“They picked the wrong community to mess with,” were the words of Keegan, one of hundreds of people from the wider Orlando area who had queued up to donate blood for the victims of the Pulse nightclub shooting.
In the searing heat, Keegan and others waited, for hours. For so many people, this was a worthwhile way to show solidarity, support and strength, at a time of loss.
While no-one I spoke to in the queue was personally affected by this tragedy, people still felt compelled to give up their time in this way.
As the day progressed, the offers of help ballooned as volunteers turned up to help those who were waiting in the queue. Local restaurants arrived with food donations, church groups brought water, local companies donated portable fans.
This show of togetherness was demonstrated in the range of people who showed up – there was young and old, gay and straight. And people from all faiths.
“Orlando Strong” is how many describe the spirit here. And this show of help and love has demonstrated that.
Sarah waited hours to donate blood
“All the people lining up to donate says a lot about the diversity we have here in Orlando… and about the way that the community will come together.
“When things like this happen, communities need to pull together.
“A lot of people in this line do not personally know anyone affected, but we know it affects our community and we want people to know that we stand strong.”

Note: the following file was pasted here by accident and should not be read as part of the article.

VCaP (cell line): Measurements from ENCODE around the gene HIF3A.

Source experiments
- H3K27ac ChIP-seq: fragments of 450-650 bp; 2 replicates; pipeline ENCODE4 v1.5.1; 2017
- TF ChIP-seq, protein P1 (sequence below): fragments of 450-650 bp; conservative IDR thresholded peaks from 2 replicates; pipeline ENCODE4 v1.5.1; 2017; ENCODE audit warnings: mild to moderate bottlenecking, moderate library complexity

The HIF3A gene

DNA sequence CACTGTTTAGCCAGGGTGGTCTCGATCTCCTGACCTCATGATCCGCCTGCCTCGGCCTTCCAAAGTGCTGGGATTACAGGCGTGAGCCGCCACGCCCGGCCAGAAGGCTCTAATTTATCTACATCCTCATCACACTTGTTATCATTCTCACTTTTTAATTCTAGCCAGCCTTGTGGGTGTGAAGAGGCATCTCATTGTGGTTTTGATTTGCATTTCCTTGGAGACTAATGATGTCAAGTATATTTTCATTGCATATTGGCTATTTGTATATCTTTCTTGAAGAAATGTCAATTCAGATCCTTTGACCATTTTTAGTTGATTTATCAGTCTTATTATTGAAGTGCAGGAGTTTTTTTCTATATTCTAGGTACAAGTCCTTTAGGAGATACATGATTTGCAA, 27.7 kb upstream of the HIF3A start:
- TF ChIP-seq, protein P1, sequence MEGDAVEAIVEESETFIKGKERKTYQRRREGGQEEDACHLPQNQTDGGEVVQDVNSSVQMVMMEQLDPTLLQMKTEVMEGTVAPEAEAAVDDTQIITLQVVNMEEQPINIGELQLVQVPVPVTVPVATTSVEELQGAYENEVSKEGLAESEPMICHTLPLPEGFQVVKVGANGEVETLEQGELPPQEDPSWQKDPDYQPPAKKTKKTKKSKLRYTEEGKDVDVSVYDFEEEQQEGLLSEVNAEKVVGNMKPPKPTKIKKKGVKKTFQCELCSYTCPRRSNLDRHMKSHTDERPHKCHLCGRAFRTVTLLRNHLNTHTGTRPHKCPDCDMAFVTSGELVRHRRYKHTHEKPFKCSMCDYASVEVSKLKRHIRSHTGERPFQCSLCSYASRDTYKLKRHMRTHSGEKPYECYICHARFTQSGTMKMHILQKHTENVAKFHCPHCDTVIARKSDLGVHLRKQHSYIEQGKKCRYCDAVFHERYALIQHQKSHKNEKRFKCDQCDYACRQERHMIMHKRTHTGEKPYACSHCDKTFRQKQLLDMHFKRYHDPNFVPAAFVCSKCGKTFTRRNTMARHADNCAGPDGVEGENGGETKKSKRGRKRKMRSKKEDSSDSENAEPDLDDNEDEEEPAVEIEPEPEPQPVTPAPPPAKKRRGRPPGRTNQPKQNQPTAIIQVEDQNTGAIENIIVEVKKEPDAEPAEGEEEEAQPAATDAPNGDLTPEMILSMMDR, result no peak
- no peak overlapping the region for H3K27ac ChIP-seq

Gerard wanted to show his support
“After I heard about what happened last night I was pretty devastated about it. I wanted to give my support.
“I’ve been to the nightclub before but I wasn’t there last night… Every time I’ve been there it’s been pretty fun. It’s a very friendly atmosphere. Everybody’s having a good time, getting to know each other. There’s never been any trouble there before so I was pretty surprised when I woke up this morning and heard about what happened.
“Since I’ve been here, I’ve felt very welcome. Orlando seems very gay-friendly.
“Last night a big attack on a specific group of people at a specific place – just to get so many people like that – was a big surprise to me.”
LGBT community under siege
Shanaz publicly condemned the attack
“We are here to help as much as we can… to share the hurt that everybody else has felt, we also feel the same. We condemn this act wholeheartedly.
“Hopefully the community will understand these [terrorist attacks] are acts of just a few people – they don’t reflect what everybody else [in the Muslim community] feels… This is not an act that we encourage at all, or that we accept or condone.
“I believe we all want to live in a world that promotes peace, love, unity and harmony.”
Amy donated bottles of water
“I had to do something. We should all be strong for each other.
“There’s way too much violence. I think we should share some love.”
Watch Rajini’s full report from the blood bank on Facebook here
Nur-Mohamed wanted to show solidarity
“I’m here to show my solidarity and to strongly condemn the shooting, the killing of innocent people. It is barbaric, it is satanic, it has no [place] in the world.
“Me as a Muslim, I’m here to tell the world that we are totally against it. This cannot be tolerated at all. Our hearts are with the victims and with the survivors and they will definitely be in our prayers.
“For something of this sort to happen in the holy month of Ramadan, we are not happy at all. We are here… to tell the people we are with you – you are not alone.
“I encourage all Muslims from all walks of life, wherever they are – let us come out and show our support and let us condemn [the violence].”